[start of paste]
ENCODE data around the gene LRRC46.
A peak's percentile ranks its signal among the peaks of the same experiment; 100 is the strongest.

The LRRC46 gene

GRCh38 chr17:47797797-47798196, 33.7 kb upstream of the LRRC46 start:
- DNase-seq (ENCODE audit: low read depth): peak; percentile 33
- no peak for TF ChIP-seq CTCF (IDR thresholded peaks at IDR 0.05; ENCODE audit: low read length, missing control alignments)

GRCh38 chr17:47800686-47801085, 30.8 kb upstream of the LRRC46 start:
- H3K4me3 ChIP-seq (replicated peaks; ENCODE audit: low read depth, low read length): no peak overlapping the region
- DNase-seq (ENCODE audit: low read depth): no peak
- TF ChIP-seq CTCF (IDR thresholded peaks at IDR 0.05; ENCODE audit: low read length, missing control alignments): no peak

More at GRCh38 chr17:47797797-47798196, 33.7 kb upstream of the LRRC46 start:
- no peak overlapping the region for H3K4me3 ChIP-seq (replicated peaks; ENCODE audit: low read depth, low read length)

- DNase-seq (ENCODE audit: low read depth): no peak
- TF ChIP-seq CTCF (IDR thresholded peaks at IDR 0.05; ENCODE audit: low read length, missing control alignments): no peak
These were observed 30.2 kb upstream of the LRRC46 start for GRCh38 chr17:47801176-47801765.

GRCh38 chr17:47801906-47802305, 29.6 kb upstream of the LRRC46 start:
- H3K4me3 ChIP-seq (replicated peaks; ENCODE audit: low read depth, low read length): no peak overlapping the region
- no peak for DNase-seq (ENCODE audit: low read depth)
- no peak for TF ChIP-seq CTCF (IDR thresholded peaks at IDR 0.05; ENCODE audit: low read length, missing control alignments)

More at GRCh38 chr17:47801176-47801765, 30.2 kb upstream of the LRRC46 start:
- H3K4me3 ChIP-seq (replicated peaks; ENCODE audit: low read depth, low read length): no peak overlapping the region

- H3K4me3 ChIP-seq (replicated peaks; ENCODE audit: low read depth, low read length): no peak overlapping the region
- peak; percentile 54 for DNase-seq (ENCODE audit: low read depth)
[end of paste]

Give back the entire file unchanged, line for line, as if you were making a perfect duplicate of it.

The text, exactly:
ENCODE data around the gene LRRC46.
A peak's percentile ranks its signal among the peaks of the same experiment; 100 is the strongest.

The LRRC46 gene

GRCh38 chr17:47797797-47798196, 33.7 kb upstream of the LRRC46 start:
- DNase-seq (ENCODE audit: low read depth): peak; percentile 33
- no peak for TF ChIP-seq CTCF (IDR thresholded peaks at IDR 0.05; ENCODE audit: low read length, missing control alignments)

GRCh38 chr17:47800686-47801085, 30.8 kb upstream of the LRRC46 start:
- H3K4me3 ChIP-seq (replicated peaks; ENCODE audit: low read depth, low read length): no peak overlapping the region
- DNase-seq (ENCODE audit: low read depth): no peak
- TF ChIP-seq CTCF (IDR thresholded peaks at IDR 0.05; ENCODE audit: low read length, missing control alignments): no peak

More at GRCh38 chr17:47797797-47798196, 33.7 kb upstream of the LRRC46 start:
- no peak overlapping the region for H3K4me3 ChIP-seq (replicated peaks; ENCODE audit: low read depth, low read length)

- DNase-seq (ENCODE audit: low read depth): no peak
- TF ChIP-seq CTCF (IDR thresholded peaks at IDR 0.05; ENCODE audit: low read length, missing control alignments): no peak
These were observed 30.2 kb upstream of the LRRC46 start for GRCh38 chr17:47801176-47801765.

GRCh38 chr17:47801906-47802305, 29.6 kb upstream of the LRRC46 start:
- H3K4me3 ChIP-seq (replicated peaks; ENCODE audit: low read depth, low read length): no peak overlapping the region
- no peak for DNase-seq (ENCODE audit: low read depth)
- no peak for TF ChIP-seq CTCF (IDR thresholded peaks at IDR 0.05; ENCODE audit: low read length, missing control alignments)

More at GRCh38 chr17:47801176-47801765, 30.2 kb upstream of the LRRC46 start:
- H3K4me3 ChIP-seq (replicated peaks; ENCODE audit: low read depth, low read length): no peak overlapping the region

- H3K4me3 ChIP-seq (replicated peaks; ENCODE audit: low read depth, low read length): no peak overlapping the region
- peak; percentile 54 for DNase-seq (ENCODE audit: low read depth)